Tag: photography (page 1 of 4)

Holographic depth of field

Well this is cool. Although there are limited ways of refocusing a shot after taking it, this new method allows that to be taken to the next level using existing technologies. It could be useful for everything from smartphones to telescopes.

Essentially, scientists have developed a new imaging technique that captures two images simultaneously, one with a low depth of field and another with a high depth of field. Algorithms then combine these images to create a hybrid picture with adjustable depth of field while maintaining sharpness.

Smartphones and movie cameras might one day do what regular cameras now cannot—change the sharpness of any given object once it has been captured, without sacrificing picture quality. Scientists developed the trick from an exotic form of holography and from techniques developed for X-ray cameras used in outer space.


A critical aspect of any camera is its depth of field, the distance over which it can produce sharp images. Although modern cameras can adjust their depth of field before capturing a photo, they cannot tune the depth of field afterwards.

True, there are computational methods that can, to some extent, refocus slightly blurred features digitally. But it comes at a cost: “Previously sharp features become blurred,” says study senior author Vijayakumar Anand, an optical engineer at the University of Tartu in Estonia.

The new method requires no newly developed hardware, only conventional optics, “and therefore can be easily implemented in existing imaging technologies,” Anand says.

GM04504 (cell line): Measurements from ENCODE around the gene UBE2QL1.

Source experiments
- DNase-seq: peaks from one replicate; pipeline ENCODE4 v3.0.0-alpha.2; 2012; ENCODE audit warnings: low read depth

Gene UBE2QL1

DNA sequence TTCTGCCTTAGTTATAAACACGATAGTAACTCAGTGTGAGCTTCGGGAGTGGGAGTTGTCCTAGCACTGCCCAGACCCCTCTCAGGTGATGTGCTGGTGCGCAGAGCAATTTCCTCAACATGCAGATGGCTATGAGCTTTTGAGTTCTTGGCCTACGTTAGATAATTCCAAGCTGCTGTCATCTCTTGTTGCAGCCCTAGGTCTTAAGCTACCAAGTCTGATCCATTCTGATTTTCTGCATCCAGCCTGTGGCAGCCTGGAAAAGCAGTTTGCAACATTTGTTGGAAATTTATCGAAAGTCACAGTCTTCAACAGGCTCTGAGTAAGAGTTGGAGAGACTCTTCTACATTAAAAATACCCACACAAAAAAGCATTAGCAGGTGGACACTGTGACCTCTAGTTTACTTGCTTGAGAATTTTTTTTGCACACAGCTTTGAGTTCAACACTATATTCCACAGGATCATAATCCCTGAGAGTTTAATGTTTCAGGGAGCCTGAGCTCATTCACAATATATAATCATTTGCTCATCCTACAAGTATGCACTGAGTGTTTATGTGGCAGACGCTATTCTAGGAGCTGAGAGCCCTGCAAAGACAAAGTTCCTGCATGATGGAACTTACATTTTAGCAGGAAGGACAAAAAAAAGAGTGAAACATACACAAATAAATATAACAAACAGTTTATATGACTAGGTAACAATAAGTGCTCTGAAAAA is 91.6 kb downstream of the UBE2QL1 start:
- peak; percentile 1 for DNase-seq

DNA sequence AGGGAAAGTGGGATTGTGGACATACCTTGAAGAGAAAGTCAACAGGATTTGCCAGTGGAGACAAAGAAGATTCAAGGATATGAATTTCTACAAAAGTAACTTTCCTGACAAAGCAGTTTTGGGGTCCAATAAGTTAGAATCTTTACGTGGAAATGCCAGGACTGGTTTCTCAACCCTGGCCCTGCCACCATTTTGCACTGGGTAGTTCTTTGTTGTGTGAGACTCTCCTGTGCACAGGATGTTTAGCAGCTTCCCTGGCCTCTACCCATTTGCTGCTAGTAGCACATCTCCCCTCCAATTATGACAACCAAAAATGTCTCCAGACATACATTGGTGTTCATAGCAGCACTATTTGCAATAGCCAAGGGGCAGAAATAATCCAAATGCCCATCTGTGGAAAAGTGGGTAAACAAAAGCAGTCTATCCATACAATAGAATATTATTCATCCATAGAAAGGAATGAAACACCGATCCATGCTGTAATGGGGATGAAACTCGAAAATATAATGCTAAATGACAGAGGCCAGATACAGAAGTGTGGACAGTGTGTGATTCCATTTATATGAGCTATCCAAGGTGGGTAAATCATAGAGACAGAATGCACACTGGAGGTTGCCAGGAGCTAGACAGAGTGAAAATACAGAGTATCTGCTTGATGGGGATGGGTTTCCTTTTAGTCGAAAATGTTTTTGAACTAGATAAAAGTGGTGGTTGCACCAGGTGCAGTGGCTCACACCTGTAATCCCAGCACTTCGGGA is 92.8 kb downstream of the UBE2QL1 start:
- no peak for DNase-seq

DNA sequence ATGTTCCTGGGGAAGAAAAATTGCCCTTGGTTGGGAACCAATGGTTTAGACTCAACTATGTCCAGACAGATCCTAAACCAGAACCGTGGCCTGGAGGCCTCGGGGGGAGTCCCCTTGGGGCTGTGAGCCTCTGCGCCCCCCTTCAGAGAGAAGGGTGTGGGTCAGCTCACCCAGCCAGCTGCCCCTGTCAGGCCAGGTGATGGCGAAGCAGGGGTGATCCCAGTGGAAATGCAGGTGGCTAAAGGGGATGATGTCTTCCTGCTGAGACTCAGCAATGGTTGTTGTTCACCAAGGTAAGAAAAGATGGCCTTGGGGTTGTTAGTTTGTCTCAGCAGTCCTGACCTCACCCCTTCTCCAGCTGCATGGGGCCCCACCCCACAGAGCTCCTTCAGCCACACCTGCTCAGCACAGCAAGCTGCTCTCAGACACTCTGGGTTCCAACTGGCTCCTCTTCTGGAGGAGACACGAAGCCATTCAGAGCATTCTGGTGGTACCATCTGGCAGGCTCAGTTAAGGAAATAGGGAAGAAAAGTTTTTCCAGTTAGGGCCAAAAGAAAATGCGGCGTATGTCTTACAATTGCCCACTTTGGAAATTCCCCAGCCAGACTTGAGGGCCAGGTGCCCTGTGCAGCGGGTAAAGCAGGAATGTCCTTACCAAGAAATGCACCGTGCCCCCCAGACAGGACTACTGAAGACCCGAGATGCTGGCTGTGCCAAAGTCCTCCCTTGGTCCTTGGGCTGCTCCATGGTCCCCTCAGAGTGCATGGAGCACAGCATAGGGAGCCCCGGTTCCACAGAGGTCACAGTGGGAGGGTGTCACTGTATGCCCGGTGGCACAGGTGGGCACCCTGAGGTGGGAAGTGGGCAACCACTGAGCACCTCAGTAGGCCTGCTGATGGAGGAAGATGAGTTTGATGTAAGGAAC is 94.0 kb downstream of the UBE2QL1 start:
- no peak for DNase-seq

The new study combines recent advances in incoherent holography with a lensless approach to photography known as coded-aperture imaging.

An aperture can function as a lens. Indeed, the first camera was essentially a lightproof box with a pinhole-size hole in one side. The size of the resulting image depends on the distance between the scene and the pinhole. Coded-aperture imaging replaces the single opening of the pinhole camera with many openings, which results in many overlapping images. A computer can process them all to reconstruct a picture of a scene.


The new technique records two images simultaneously, one with a refractive lens, the other with a conical prism known as a refractive axicon. The lens has a low depth of field, whereas the axicon has a high depth of field.

Algorithms combine the images to create a hybrid picture for which the depth of field can be adjusted between that of the lens and that of the axicon. The algorithms preserve the highest image sharpness during such tuning.

Source: Impossible Photo Feat Now Possible Via Holography | IEEE Spectrum

The unintended consequences of photography

Some good points in this photo essay, including photography leading to greater compassion as well as political influence.

Photographs were more than just pictures. While the inventors never intended more than to capture an image, the medium turned into a social force with far-reaching effects.

Source: 5 Unintended Consequences of Photography | The Saturday Evening Post

The 2022 Drone Photo Awards

I had a conversation with my neighbour this week about drones. They were pointing out how invasive they can be, while I was talking about the amazing photographs they can take.

Sure enough, later that day I come across this year’s Drone Photo Award and there’s some absolute stunners in there. The ones of nature are, of course, amazing, but for some reason this one of a Dutch suburb grabbed me as my favourite.

The annual Drone Photo Awards announced its 2022 winners earlier this month, releasing a remarkable collection of images that frame the world’s most alluring landscapes from a rarely-seen view. This year’s contest garnered submissions from 2,624 participants hailing from 116 countries, and the aerial photos capture a vast array of life on Earth, including a caravan of camel shadows crossing the Arabian Desert, a waterlily harvest in West Bengal, and the veiny trails of lava emerging from a fissure near Iceland’s Fagradalsfjall volcano.

Source: From a Volcanic Fissure to a Waterlily Harvest, the 2022 Drone Photo Awards Captures Earth’s Stunning Sights from Above | Colossal